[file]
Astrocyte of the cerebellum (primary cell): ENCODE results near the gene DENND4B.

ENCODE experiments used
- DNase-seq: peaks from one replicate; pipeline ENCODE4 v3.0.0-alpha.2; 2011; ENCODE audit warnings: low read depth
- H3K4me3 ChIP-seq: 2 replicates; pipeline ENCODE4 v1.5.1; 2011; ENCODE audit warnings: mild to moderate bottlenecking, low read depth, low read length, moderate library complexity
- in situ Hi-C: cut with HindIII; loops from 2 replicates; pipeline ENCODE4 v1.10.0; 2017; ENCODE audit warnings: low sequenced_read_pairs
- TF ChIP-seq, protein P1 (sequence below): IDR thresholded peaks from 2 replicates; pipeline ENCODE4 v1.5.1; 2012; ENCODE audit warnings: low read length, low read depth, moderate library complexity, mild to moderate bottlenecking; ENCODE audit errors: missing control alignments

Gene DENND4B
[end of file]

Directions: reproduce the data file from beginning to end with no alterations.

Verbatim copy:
Astrocyte of the cerebellum (primary cell): ENCODE results near the gene DENND4B.

ENCODE experiments used
- DNase-seq: peaks from one replicate; pipeline ENCODE4 v3.0.0-alpha.2; 2011; ENCODE audit warnings: low read depth
- H3K4me3 ChIP-seq: 2 replicates; pipeline ENCODE4 v1.5.1; 2011; ENCODE audit warnings: mild to moderate bottlenecking, low read depth, low read length, moderate library complexity
- in situ Hi-C: cut with HindIII; loops from 2 replicates; pipeline ENCODE4 v1.10.0; 2017; ENCODE audit warnings: low sequenced_read_pairs
- TF ChIP-seq, protein P1 (sequence below): IDR thresholded peaks from 2 replicates; pipeline ENCODE4 v1.5.1; 2012; ENCODE audit warnings: low read length, low read depth, moderate library complexity, mild to moderate bottlenecking; ENCODE audit errors: missing control alignments

Gene DENND4B